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“In the end, no place was truly safe.”
Zombies Are On the March in Peninsula!
It’s no surprise that the studio and filmmakers wanted to return to the Train to Busan well after its initial success. And crafting a sequel that’s less an immediate sequel but more of a story in the same universe taking place four years after the original sounded intriguing. But a bigger budget and expanded scope doesn’t always mean better. Join us – Pete Wright and Andy Nelson – as we wrap up our Train to Busan series with a conversation about Yeon Sang-ho’s 2020 film Peninsula.
Here’s a hint at what we talk about.
The film starts with a great premise. We’re following two survivors, now living in Hong Kong four years after South Korea was taken over by zombies, as they’re recruited by criminals to return to the country and find a truck full of money. Once they get there, however, things start shifting in ways that bring the story down. The plot contains many elements that are there simply for convenience. Even their own zombie rules, established in the last film and (mostly) adhered to, seem to be used as needed. With all of that, it seems like things aren’t great but passable for a genre zombie film.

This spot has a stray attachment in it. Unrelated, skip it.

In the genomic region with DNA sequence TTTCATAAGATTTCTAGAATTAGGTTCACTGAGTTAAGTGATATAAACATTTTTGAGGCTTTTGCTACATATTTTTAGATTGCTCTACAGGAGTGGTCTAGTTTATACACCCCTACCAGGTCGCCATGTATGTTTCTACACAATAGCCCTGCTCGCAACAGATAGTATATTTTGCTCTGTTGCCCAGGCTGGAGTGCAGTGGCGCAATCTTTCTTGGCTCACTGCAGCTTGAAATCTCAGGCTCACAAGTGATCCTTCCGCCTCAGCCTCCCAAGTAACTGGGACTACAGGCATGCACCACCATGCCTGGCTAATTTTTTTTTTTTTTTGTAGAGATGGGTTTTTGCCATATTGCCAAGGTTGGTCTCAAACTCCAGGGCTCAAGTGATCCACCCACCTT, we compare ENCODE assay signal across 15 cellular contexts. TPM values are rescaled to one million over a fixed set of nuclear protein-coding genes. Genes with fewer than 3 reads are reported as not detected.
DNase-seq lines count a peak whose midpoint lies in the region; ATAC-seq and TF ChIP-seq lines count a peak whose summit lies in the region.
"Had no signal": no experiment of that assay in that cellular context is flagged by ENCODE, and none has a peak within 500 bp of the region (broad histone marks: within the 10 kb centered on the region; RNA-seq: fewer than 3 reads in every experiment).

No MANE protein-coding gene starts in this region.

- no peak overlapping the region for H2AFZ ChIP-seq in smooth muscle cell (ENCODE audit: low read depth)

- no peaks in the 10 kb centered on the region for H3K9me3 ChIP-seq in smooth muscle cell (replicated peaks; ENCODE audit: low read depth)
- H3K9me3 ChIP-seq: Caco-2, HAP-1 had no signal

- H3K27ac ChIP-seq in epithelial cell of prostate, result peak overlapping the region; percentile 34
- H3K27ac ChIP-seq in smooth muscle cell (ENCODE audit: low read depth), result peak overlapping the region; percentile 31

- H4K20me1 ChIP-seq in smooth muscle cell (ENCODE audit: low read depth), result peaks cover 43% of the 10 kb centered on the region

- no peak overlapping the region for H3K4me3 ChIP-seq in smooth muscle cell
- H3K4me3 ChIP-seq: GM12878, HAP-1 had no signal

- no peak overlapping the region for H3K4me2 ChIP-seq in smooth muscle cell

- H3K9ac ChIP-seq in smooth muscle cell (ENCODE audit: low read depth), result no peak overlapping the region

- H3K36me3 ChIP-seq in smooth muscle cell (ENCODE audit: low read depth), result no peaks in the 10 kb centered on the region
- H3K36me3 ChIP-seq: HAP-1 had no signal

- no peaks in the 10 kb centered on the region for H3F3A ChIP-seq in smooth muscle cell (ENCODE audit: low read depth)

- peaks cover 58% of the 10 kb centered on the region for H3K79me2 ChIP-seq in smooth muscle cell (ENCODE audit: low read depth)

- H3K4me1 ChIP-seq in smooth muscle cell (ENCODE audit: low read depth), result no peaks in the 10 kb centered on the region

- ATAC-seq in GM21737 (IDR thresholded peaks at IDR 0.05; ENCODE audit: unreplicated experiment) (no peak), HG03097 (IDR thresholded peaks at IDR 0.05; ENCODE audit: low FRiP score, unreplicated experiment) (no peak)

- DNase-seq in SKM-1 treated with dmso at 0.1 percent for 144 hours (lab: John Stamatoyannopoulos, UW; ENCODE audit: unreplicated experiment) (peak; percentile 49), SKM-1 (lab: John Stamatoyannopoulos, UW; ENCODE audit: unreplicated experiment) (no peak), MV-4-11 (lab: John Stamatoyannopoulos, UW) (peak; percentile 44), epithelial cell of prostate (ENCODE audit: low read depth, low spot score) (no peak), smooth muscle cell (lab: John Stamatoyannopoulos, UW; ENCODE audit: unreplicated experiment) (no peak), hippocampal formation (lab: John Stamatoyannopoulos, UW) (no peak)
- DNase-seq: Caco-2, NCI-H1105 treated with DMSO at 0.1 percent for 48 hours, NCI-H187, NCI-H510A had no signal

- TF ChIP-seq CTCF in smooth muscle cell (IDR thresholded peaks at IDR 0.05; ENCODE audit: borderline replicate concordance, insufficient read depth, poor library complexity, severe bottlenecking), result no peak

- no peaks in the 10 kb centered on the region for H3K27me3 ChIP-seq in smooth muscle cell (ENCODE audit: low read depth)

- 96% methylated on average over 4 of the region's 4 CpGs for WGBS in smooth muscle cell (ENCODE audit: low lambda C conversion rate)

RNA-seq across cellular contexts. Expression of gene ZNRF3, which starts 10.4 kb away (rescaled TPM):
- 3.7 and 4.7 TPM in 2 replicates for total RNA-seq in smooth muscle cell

Unfortunately, it goes downhill from there. We’re introduced to some young daughters who drive like Dominic Toretto in sequences that are on par with video game action. We get the rogue militia catching survivors and running their own zombie survival games. The characters in the first film were archetypes, but largely felt human. Here, they feel like poorly written and performed video game characters.
We do have a few that stand out and pique our interest. Our protagonist, for one, is easy to enjoy and watch go through this story. The political leader of the militia makes for an interesting psychological study, along with his sidekick. Even the mom who survived the attacks and made it this far with her daughters and father makes for an interesting story.
Unfortunately, they’re all saddled with a sloppy story and weak effects that just makes the whole thing a struggle. Still, it’s awfully fun to talk about. We have a great time talking about it, so check it out then tune in. The Next Reel – when the movie ends, our conversation begins!
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